Seriously, what a nice stroke. The follow through on that swing just looks beautiful to me. Greinke has been saying all along how excited he is to hit – and lucky for us Brewer fans, it’s something he appears perfectly capable of doing.  (Watch It Here.)

I’ll be honest with you, having a quintet of capable hitting pitchers is one of my favorite things about this Brewer team. Despite the fact that we have to put up with what seems like pitching-level offensive production from Yuni Betancourt and Carlos Gomez, we don’t have to watch Doug Davis swing a bat anymore – the Brewers have five pitchers who are athletic, and can swing it, and have got some pop.

Anyway, I’m excited for Greinke. You know that this is just the kind of thing that gets him fired up. I would say that we could hope that Greinke’s offense will catapult his pitching – but I’m still not really worried about Greinke the pitcher. He was again very, very good today with just one mistake. It continues a wild trend for Greinke on the season. Greinke’s K/BB ratio is 13:1. What? Yeah. He has 39 strikeouts and 3 walks. His WHIP is very good, and his FIP was three and a half runs below his ERA before today’s game. His xFIP was a run and a half below THAT. In other words, Greinke’s stuff has been far better than his ERA lets on. So I’m not worried about him.

Once the balls do start finding gloves, and Greinke’s luck turns a little bit, sheesh. We’ll be looking at a serious rotation – one that is already achieving beyond what many of us expected. For right now, however, let’s skip all of the pitching talk and just marvel in one of my favorite swings, since, perhaps, this one:

The Week In Review: May 16 – May 22

Okay, the review was missed last week and late today – my apologies, things got pretty crazy with the end of school and such. But no excuses. Onto the previous week…

Shaun Marcum - focused on tearing up the National League.

The Brewers finished the week with a pretty big sense of accomplishment and optimism. Milwaukee had a pretty strange trip out to the West Coast, playing Monday and Tuesday in Los Angeles against the Dodgers and Wednesday and Thursday in San Diego. After splitting each of those series, the Crew returned home and swept a dangerous Colorado team, highlighted by a thrilling 14 inning victory on Friday night. Back above .500, here’s to hoping it keeps improving…

Who’s Hot?

NL co-Pitcher of the week Shaun Marcum. At this point, Marcum has to be considered among the candidates for NL Cy Young Award winner. As evidenced by Ubaldo Jimenez last year, part of the year is not the whole year. However, Marcum has been incredible for the Brewers, and they have needed it all year. For a guy who many expected to be the third best pitcher on the team, not bad. In the NL this year, there are eight pitchers with a higher WAR than Marcum. He is tied for the NL lead in wins (yes, I know wins don’t matter much), sixth in ERA, and eighth in FIP. In two starts this week, Marcum was 2-0 with 12 strikeouts, 3 walks, and just two earned runs in 15 innings.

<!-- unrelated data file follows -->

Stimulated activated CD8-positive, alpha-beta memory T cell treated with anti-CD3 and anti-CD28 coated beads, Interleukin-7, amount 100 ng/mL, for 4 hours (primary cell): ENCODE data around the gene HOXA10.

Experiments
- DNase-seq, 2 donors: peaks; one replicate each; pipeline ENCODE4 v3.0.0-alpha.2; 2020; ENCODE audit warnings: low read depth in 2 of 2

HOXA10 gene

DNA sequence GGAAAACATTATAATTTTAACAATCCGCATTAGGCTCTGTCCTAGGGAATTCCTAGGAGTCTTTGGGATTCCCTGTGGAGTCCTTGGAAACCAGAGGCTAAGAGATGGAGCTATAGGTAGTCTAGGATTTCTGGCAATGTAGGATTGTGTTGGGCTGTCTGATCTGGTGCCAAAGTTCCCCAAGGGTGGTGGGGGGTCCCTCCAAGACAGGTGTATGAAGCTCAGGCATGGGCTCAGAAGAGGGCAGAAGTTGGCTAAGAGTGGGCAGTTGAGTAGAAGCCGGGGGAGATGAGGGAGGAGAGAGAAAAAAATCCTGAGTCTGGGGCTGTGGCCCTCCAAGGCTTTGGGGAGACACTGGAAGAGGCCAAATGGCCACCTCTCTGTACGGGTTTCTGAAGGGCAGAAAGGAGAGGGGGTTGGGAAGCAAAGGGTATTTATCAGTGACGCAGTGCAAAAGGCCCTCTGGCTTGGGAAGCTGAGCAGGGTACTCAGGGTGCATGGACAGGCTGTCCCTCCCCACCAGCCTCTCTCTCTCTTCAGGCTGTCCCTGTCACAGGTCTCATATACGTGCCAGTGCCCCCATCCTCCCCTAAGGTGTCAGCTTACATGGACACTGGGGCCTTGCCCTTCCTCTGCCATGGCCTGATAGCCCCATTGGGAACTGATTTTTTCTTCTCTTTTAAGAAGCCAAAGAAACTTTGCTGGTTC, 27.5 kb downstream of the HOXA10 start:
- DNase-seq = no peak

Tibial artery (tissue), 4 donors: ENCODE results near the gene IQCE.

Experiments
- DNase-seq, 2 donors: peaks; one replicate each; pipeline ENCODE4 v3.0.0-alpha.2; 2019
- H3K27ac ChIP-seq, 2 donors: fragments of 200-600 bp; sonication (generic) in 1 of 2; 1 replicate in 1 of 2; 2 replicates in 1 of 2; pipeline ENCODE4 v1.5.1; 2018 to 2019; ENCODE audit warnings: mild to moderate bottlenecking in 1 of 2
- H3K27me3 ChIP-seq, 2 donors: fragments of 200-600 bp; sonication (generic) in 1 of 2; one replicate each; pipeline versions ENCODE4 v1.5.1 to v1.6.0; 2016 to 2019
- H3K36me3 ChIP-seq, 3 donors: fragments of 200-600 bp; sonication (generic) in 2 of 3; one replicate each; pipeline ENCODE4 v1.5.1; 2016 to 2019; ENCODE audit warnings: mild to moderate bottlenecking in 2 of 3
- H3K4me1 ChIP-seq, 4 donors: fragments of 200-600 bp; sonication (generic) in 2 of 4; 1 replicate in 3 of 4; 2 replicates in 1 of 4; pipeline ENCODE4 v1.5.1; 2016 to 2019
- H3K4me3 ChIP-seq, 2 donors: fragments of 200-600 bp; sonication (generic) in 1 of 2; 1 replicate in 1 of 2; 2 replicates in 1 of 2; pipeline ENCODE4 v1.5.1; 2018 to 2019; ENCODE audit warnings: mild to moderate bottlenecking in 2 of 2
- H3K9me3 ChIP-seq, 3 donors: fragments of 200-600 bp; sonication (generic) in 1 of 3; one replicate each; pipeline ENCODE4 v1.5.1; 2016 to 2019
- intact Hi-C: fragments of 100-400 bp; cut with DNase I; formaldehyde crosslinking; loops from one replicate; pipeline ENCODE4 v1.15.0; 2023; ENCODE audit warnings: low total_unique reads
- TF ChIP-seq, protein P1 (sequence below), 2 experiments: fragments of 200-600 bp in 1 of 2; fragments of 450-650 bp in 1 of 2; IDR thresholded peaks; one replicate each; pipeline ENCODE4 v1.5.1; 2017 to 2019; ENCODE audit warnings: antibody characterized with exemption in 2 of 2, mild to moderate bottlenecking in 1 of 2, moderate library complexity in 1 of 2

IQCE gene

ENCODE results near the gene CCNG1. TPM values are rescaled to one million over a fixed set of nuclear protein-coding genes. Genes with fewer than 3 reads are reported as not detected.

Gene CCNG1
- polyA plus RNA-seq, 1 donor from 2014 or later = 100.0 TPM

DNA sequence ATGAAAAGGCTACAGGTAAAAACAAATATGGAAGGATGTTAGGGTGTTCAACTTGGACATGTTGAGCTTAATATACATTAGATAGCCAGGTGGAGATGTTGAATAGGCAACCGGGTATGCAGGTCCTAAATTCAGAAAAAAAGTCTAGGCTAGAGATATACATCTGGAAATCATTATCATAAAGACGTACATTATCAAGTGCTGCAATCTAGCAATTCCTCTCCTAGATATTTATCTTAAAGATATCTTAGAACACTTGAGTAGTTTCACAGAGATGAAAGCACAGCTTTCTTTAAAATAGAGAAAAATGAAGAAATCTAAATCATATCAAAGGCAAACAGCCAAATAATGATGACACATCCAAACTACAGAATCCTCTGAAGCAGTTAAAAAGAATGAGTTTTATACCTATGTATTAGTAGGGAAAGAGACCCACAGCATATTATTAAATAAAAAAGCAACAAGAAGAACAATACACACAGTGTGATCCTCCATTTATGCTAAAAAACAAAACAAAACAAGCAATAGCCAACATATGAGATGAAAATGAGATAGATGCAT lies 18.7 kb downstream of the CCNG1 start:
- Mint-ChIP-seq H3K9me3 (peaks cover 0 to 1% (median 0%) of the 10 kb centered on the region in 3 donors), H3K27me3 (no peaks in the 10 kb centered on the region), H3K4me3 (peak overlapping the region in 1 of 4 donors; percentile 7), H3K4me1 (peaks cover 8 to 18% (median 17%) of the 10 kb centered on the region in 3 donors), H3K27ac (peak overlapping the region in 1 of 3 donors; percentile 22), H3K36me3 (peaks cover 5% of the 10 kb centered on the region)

Speaking of FIP, guess who is second on the team in that category? If you said Chris Narveson, you would be correct. Narveson took a tough no decision on Thursday, and the team lost, but you couldn’t blame him. 7.1 shutout innings for Narveson, with just one walk and four hits. On the season thus far, Narveson has been spectacular out of the fifth spot in the rotation: just a 2-3 record, but he is sporting a 3.44 ERA and a 2.92 FIP.

The Brewer bats have still been having their problems on the road, but they did enough this week to go 5-2. Kudos to Prince Fielder for the huge walkoff homer on Friday night. Continue reading

The Week In Review: May 2 – May 8

That seems about right.

What. A. Horrible. Week. Seriously. To be honest, the Brewers offense looked like it would get mowed down by Victor Santos, the way they were playing this week. Even in the one game the Brewers won, they had trouble scoring until the ninth inning on a fly ball that pretty much any outfielder in baseball other than Lance Berkman would have caught. Just… bad.

Now, I’m not going to throw in the towel on the season or anything, and I don’t want to get too down on the team. There is a homestand coming up, and maybe the Brewers can turn things around. In the meantime, someone not named Ryan Braun or Prince Fielder sorely needs to step up on offense.

Who’s Hot?


That at bat by Craig Counsell in the ninth today was pretty awesome.

Yovani Gallardo, I guess. Yo finally pitched the game that we’ve all been yearning for – 8 innings of one-hit, shutout baseball. In fact, Gallardo did not allow a hit until the 8th inning. It was a wonderful, refreshing outing. Unfortunately, for a long time it felt like Gallardo, despite pitching a near no-no, might still lose the game.